Number of Languages Tolkien has been translated into
The number of 1198 is not the number of languages, but the number of translated titles. In some languages very many of Tolkien's works have been translated, and in some languages, one work has been entered more than once. The criterium for what constitutes a 'title' remain unclear, one-volume and three-volume editions of LotR are apparently regarded as separate titles, but also for e.g. Dutch, several different printings of e.g. LotR and Sprookjes (Small Tales) have been entered as separate titles, without apparent reason. For example, for LotR the printings that have been entered separately are not those that mark (major or minor) revisions of the text.
If you ask Index Translationum for a list of Tolkien's works sorted by target language, it lists 44 languages. But among them I miss 2 that I know Tolkien to have been translated in (although in one of the two, only one poem has so far been published). Thus the "at least". -- Mithrennaith 23:13, 3 June 2008 (EDT)
- Interesting, thanks for the correction. I wonder what are the most popular languages which Tolkien has not been translated into. One of these days we'll have to see if we can find people to translate his works into those languages. Although, I suppose The Lord of the Rings in Klingon may not be the best use of our time... The Index Translationum is really interesting though, most of the top authors have produced far more separate works than Tolkien which explains their larger numbers. --Hyarion 00:51, 4 June 2008 (EDT)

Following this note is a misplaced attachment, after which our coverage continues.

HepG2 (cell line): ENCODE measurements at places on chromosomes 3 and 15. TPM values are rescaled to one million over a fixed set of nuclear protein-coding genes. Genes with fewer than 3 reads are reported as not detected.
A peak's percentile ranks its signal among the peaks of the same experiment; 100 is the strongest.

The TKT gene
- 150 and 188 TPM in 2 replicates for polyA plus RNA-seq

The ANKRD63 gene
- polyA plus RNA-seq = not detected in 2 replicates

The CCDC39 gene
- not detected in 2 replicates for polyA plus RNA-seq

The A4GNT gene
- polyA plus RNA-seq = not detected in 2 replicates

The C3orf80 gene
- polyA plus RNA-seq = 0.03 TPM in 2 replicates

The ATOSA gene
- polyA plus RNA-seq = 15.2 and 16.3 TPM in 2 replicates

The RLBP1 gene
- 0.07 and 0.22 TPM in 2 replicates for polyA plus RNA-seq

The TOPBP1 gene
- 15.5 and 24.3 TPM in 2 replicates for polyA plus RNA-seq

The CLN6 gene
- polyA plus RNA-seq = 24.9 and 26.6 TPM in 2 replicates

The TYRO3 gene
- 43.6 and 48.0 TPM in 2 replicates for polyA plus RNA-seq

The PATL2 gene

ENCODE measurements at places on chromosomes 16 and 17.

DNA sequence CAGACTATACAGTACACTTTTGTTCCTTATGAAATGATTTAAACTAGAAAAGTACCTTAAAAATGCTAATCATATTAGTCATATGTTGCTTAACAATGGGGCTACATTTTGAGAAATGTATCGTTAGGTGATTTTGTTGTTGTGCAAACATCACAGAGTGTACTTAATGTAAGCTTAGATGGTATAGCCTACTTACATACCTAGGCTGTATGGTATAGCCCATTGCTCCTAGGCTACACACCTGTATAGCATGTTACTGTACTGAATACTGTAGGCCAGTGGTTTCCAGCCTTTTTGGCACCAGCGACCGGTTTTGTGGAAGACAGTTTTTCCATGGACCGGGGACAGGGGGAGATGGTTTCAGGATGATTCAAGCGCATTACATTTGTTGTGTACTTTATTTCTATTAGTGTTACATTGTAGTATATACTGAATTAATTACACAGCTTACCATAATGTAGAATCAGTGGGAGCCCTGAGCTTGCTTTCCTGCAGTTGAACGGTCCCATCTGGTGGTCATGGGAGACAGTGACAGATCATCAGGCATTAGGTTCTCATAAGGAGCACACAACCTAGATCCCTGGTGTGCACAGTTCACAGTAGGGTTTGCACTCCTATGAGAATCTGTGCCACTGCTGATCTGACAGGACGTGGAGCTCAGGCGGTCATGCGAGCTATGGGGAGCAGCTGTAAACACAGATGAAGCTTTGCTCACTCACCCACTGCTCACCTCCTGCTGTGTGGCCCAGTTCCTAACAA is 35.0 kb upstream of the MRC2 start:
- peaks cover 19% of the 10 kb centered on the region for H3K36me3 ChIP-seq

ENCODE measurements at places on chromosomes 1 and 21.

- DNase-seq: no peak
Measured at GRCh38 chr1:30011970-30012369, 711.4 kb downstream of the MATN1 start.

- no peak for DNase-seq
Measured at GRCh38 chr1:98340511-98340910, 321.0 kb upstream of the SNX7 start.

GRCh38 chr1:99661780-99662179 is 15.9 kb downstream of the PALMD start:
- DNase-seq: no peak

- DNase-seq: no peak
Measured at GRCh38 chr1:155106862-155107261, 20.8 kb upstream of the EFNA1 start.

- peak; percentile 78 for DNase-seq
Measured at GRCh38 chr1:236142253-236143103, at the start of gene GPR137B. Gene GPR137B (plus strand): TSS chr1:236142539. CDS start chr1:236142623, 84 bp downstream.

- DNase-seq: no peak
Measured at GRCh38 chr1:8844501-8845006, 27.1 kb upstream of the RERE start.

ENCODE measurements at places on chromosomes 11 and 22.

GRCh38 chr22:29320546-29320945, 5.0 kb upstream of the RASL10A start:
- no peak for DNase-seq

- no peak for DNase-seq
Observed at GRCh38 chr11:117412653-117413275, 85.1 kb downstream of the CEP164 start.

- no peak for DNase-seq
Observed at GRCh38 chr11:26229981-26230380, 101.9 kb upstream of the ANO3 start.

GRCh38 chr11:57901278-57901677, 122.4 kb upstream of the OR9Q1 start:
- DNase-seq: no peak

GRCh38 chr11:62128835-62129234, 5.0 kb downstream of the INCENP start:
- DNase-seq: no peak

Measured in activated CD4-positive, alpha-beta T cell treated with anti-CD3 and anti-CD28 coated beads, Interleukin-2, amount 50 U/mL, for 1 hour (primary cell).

- Okay, my bad. I though the number was too big to be true... -- Ederchil 03:38, 4 June 2008 (EDT)
- I have adjusted the number of languages from 44 to 45, as the linked search in Index Translationum now shows 45 languages. Chinese now shows up. The other one I was missing, Frisian, is still lacking, although in the meantime The Hobbit has been published in it. One can of course doubt whether "Serbian", "Croatian" and "Serbo-Croatian (to 1992)" should count as three separate languages, but against that there exist translations into two standards of Chinese, whereas only a general "Chinese" is shown. Also, I'm now missing more languages, as I know of at least translations into Belarussian and Thai. -- Mithrennaith 01:03, 18 November 2009 (UTC)
- As with all things concerning the Balkans, the question of languages is a complicated one. But based on the the Wikipedia article on it, I wouldn't count Serbo-Croatian as a seperate language as it was a umbrella term for both Serbian and Croatian fabricated out of political motives. ~ Earendilyon 21:37, 18 November 2009 (UTC)